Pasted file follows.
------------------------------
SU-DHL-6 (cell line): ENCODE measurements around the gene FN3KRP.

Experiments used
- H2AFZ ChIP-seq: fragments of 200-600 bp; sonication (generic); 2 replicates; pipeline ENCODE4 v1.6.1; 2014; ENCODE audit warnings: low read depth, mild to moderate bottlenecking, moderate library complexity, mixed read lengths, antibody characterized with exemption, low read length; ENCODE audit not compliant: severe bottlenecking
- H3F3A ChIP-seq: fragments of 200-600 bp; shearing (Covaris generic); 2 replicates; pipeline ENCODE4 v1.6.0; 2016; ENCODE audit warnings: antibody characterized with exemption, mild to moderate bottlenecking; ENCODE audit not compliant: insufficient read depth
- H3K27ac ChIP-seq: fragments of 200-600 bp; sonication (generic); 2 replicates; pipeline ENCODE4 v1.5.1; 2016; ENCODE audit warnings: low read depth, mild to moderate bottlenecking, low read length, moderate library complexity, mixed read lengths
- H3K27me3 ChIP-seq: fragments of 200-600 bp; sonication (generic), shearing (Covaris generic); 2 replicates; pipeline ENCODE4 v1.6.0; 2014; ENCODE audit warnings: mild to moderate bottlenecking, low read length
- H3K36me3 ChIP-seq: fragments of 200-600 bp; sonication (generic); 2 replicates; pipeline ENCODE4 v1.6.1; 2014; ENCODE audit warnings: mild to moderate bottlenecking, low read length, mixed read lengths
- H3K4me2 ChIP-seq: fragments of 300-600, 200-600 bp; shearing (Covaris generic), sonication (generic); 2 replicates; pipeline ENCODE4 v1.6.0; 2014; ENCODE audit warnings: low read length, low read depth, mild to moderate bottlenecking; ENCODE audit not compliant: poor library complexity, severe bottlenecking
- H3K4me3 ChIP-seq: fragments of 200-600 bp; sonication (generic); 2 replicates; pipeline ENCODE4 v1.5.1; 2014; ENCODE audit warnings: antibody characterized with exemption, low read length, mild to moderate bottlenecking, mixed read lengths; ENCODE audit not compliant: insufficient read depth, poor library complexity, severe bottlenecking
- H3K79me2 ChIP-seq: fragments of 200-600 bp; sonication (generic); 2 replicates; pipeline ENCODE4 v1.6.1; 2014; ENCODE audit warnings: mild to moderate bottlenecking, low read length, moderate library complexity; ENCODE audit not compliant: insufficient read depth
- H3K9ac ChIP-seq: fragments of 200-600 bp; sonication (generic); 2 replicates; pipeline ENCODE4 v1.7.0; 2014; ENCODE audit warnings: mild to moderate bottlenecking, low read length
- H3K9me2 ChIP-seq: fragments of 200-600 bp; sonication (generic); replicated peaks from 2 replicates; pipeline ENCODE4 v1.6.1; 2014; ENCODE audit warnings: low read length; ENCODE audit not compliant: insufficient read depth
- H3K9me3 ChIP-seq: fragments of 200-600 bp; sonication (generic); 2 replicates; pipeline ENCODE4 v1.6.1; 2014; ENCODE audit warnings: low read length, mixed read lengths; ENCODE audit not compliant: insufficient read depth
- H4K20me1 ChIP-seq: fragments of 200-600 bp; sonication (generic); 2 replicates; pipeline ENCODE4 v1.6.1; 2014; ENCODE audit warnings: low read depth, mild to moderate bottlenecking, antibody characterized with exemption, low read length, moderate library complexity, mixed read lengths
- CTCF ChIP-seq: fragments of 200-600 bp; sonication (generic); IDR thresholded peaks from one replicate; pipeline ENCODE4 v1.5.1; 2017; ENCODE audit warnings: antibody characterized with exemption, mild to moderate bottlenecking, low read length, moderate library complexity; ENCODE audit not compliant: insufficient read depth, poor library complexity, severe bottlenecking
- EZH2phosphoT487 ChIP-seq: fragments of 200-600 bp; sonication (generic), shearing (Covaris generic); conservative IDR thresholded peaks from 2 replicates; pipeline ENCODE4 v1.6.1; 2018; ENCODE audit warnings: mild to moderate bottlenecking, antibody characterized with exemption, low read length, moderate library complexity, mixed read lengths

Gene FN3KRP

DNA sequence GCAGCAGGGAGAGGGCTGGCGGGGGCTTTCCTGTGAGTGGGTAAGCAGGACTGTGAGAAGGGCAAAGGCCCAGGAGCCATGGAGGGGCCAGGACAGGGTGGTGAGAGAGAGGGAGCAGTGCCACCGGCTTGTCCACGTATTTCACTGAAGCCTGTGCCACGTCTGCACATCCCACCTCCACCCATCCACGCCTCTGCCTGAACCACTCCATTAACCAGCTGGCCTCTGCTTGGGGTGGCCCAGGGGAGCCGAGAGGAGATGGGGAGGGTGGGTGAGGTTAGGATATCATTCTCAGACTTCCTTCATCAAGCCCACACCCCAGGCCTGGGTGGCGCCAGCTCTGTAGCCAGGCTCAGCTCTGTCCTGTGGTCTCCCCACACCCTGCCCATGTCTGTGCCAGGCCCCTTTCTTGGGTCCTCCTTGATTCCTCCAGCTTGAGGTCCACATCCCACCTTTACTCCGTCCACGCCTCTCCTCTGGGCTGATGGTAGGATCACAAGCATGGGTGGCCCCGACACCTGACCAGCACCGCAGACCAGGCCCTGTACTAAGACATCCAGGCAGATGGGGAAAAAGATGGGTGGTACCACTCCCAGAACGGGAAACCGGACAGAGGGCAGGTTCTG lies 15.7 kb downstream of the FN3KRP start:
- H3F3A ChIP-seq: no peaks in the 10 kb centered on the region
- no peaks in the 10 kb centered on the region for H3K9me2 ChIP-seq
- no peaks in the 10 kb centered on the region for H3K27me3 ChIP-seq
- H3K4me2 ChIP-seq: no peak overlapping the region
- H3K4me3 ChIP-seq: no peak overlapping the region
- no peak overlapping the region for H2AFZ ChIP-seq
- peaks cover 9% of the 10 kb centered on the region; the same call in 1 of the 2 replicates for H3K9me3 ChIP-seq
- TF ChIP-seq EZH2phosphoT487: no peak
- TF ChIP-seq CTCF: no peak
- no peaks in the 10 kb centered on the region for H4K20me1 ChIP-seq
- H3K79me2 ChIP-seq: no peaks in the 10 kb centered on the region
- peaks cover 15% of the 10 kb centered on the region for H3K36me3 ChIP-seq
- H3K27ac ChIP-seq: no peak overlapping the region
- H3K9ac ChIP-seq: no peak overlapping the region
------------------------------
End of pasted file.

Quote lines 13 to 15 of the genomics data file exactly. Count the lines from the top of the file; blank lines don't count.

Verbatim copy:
- H3K9me3 ChIP-seq: fragments of 200-600 bp; sonication (generic); 2 replicates; pipeline ENCODE4 v1.6.1; 2014; ENCODE audit warnings: low read length, mixed read lengths; ENCODE audit not compliant: insufficient read depth
- H4K20me1 ChIP-seq: fragments of 200-600 bp; sonication (generic); 2 replicates; pipeline ENCODE4 v1.6.1; 2014; ENCODE audit warnings: low read depth, mild to moderate bottlenecking, antibody characterized with exemption, low read length, moderate library complexity, mixed read lengths
- CTCF ChIP-seq: fragments of 200-600 bp; sonication (generic); IDR thresholded peaks from one replicate; pipeline ENCODE4 v1.5.1; 2017; ENCODE audit warnings: antibody characterized with exemption, mild to moderate bottlenecking, low read length, moderate library complexity; ENCODE audit not compliant: insufficient read depth, poor library complexity, severe bottlenecking